And then there was months of working to get X and ppp working. For all that time I would use my home lan connection and lynx to scour mailing list archives, where I found out about ctrl-alt-f2,f3... Finally one night I remember I went out for a cigarette celebrating to myself, I had the xdm login with the pretty blowfish! I felt like Belloq when the angel came out of the Ark, "It's beautiful!!!" I think it was 8 bit color and 640x480, but it was X.

        Then I got ppp working and could share my modem connection through OpenBSD, dial on demand. Then it was time to burn some package cds at work so I had some software... I think I went all out with KDE, WindowMaker, all the eye candy stuff. Hey, I did my time at the console learning vi and getting net, ppp, and everything working... Actually at first I cheated and put joe on my install cd so I could avoid vi...

        Anyways, now I have set up a handful of production servers running OpenBSD and have the release set, posters, a tshirt, and have it running on a 68k machine at home. If you think getting things to work on i386 is hard, try it for yourself. I think a lot of the software on some of the arches just gets built and not tested so much, you have your work cut out for you. Oh well, no virtual consoles teaches you about job control :)

        lincr

    5. By Daniel Melameth () daniel@melameth.com on http://www.melameth.com/openbsd.jpg

      For those interested in the little OpenBSD logo I have on my Nokia 6590i (I'm not a fan of the color screens)...

      I just did a little doctoring of one of the images on http://www.openbsd.org/art2.html and made http://www.melameth.com/openbsd.jpg...

      Danny

      Comments
      1. By rabbit () rabbit@ulyssis.org on http://rabbit.studentenweb.org/daemon.png

        I have this image on my Sony-Ericsson T600 (Copied it pixel-by-pixel with the builtin picture editor :) )

        (yeah, it's b/w, and only 32x32pixels, but that's all the phone supports. But it looks surprisingly good from a distance)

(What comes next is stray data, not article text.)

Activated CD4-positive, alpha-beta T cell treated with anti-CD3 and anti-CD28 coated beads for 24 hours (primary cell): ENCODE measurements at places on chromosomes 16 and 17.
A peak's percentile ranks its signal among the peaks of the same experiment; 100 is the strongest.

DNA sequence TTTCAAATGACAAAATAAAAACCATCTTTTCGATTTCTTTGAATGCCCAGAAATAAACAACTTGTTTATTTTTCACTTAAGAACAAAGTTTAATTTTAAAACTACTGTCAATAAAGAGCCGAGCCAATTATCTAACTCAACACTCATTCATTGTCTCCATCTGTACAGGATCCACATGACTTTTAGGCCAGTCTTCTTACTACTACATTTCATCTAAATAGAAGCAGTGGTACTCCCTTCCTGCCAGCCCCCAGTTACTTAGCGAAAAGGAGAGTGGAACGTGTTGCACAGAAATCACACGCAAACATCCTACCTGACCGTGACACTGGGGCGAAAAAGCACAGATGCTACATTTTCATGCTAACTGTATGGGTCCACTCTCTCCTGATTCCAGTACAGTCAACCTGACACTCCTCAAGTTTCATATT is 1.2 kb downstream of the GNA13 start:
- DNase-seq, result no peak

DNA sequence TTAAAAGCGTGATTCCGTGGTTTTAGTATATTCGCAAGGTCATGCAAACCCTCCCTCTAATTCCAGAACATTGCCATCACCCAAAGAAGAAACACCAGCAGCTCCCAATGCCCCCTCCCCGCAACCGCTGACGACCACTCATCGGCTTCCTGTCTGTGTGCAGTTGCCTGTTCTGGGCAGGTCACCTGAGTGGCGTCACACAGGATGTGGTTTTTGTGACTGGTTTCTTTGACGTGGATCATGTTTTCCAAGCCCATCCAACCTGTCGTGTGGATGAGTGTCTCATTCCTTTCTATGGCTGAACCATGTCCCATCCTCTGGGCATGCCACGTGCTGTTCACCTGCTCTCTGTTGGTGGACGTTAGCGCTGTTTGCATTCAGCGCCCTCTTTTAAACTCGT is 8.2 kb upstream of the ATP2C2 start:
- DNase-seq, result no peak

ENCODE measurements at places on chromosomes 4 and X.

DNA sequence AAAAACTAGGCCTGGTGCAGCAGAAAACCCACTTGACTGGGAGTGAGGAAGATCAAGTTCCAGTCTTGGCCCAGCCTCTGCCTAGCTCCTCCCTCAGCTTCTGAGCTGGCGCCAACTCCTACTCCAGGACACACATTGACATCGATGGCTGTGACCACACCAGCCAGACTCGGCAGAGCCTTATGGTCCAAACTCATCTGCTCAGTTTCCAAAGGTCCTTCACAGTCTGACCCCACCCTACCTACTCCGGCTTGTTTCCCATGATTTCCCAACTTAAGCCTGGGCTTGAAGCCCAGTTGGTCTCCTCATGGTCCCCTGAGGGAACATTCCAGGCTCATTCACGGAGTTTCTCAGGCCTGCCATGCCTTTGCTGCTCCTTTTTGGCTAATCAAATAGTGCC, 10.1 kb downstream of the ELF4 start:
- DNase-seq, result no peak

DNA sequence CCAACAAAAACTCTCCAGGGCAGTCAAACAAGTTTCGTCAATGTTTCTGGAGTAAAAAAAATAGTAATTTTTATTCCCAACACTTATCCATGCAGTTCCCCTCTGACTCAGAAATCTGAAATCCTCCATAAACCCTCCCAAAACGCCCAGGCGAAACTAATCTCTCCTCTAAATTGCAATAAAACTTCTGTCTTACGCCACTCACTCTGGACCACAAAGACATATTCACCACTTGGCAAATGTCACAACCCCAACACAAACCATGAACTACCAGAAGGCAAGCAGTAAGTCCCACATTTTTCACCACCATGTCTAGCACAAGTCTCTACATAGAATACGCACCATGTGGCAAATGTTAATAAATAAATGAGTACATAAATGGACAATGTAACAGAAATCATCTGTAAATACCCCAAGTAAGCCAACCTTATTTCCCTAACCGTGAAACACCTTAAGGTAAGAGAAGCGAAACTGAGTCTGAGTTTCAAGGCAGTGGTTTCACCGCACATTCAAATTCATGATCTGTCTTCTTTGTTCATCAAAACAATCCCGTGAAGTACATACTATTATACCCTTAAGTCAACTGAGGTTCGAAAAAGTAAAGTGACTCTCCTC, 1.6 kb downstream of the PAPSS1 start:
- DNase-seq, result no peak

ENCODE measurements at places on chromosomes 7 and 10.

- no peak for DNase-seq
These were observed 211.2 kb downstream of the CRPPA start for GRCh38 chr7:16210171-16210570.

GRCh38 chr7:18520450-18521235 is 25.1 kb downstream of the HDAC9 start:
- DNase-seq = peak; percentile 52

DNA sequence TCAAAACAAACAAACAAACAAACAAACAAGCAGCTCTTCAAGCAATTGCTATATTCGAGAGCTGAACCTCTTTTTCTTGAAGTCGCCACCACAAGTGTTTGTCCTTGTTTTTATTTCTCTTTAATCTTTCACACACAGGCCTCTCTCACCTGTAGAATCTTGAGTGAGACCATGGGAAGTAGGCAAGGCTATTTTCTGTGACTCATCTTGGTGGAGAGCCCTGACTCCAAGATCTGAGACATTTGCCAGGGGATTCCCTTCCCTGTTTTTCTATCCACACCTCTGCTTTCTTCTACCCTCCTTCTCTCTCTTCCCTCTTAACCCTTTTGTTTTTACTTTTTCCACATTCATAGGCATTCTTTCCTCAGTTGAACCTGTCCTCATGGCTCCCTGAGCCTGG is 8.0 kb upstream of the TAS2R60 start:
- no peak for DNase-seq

http://rabbit.studentenweb.org/daemon.png

  4. By duneo () on

    I've swiched from "BSOD" (win98SE) to OBSD in November, the moment that I swiched ISP's and replaced my winmodem with a DSL line. And OpenBSD has become the only OS I regularly use. This is the system I'm learning unix on, and I have found that the two most important features of an operating system for me are stabillity and security. I greatly thank Theo and all the developers for an OS that someone who's new to computers (and to unix) can so easily use.

  5. By Phil Greenway () sikosis@beoz.org on mailto:sikosis@beoz.org

    not a flame, just an observation - I found OpenBSD to be a pain to install.

    FreeBSD was so much easier to setup.

    And no I don't like Linux :P

    Comments
    1. By Anonymous Coward () on

      I hate the freebsd installer.

      Morale?
      Everyone likes what (s)he likes. Some like Open some like Free.

      Comments
      1. By Anonymous Coward () on

        Same here, I used to like FreeBSD's it but now OpenBSD is just so much easier.. * then -g* (takes games.tgz away) and voila, 5 minutes and OpenBSD is fully installed.

    2. By Noryungi () n o r y u n g i @ y a h o o . c o m on mailto:n o r y u n g i @ y a h o o . c o m

      Well, actually, I used to agree with you until the day I finally 'grokked' it.